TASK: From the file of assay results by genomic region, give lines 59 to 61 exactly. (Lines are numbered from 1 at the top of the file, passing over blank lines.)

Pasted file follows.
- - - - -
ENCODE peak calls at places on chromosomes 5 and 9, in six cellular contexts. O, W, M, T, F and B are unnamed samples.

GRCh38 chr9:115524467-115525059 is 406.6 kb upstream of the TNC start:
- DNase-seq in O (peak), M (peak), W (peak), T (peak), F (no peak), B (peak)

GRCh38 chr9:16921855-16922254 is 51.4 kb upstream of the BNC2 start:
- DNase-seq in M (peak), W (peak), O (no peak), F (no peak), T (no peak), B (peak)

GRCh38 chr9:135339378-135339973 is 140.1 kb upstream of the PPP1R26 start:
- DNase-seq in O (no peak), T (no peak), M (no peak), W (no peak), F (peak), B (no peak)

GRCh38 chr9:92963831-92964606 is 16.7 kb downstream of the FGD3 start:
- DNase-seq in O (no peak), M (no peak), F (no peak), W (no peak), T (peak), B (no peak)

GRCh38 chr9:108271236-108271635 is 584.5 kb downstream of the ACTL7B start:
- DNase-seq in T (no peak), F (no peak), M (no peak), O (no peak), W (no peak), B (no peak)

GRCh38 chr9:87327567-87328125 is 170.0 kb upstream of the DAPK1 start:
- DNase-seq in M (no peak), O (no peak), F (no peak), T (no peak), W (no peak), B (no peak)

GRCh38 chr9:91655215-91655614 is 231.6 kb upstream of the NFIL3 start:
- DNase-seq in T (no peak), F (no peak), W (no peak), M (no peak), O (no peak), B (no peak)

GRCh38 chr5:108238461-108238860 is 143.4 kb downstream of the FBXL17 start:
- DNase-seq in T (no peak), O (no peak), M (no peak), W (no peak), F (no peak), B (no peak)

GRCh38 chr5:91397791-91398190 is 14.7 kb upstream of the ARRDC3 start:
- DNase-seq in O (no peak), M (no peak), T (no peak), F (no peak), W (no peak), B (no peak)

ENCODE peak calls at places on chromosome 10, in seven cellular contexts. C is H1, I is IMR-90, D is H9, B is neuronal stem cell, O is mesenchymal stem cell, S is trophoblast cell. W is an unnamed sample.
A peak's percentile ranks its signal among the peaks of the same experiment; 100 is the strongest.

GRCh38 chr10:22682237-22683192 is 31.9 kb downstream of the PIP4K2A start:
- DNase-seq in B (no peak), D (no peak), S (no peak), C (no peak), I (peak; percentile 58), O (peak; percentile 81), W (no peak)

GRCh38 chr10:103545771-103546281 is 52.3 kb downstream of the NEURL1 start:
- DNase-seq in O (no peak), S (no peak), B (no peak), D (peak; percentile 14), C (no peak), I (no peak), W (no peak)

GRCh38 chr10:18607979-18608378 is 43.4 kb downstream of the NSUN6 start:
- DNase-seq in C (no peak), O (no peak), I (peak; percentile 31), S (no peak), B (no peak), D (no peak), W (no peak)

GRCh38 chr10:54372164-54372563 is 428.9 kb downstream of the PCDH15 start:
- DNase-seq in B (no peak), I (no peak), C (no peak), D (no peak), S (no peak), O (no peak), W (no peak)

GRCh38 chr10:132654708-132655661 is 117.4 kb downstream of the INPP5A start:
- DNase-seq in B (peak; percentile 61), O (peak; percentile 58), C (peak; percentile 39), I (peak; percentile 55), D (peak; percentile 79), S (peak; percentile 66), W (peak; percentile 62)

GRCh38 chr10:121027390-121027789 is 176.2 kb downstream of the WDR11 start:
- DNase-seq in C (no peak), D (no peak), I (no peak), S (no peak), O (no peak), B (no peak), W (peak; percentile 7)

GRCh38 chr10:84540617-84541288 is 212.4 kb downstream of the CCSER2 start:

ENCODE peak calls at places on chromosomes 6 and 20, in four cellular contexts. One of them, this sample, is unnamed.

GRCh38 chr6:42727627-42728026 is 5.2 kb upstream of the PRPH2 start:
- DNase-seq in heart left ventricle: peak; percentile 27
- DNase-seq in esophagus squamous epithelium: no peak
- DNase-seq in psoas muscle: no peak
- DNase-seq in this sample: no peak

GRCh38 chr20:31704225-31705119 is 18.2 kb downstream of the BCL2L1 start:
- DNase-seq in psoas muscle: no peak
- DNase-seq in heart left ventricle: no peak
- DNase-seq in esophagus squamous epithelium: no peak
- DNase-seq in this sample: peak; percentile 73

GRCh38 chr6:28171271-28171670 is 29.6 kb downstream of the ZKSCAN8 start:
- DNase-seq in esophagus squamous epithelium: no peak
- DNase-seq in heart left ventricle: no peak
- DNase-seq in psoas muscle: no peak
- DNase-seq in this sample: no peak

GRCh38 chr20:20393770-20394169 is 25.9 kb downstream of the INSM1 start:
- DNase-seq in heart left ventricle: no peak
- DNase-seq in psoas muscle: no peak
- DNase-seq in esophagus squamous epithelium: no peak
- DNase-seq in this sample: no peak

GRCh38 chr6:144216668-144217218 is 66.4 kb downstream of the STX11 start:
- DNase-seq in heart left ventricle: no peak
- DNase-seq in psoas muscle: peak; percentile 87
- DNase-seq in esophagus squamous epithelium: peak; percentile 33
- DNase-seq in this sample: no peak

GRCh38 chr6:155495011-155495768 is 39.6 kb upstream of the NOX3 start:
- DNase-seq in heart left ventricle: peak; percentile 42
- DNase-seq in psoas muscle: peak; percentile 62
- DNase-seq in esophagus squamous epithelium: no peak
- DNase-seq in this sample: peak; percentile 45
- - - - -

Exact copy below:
- DNase-seq in esophagus squamous epithelium: peak; percentile 33
- DNase-seq in this sample: no peak

GRCh38 chr6:155495011-155495768 is 39.6 kb upstream of the NOX3 start: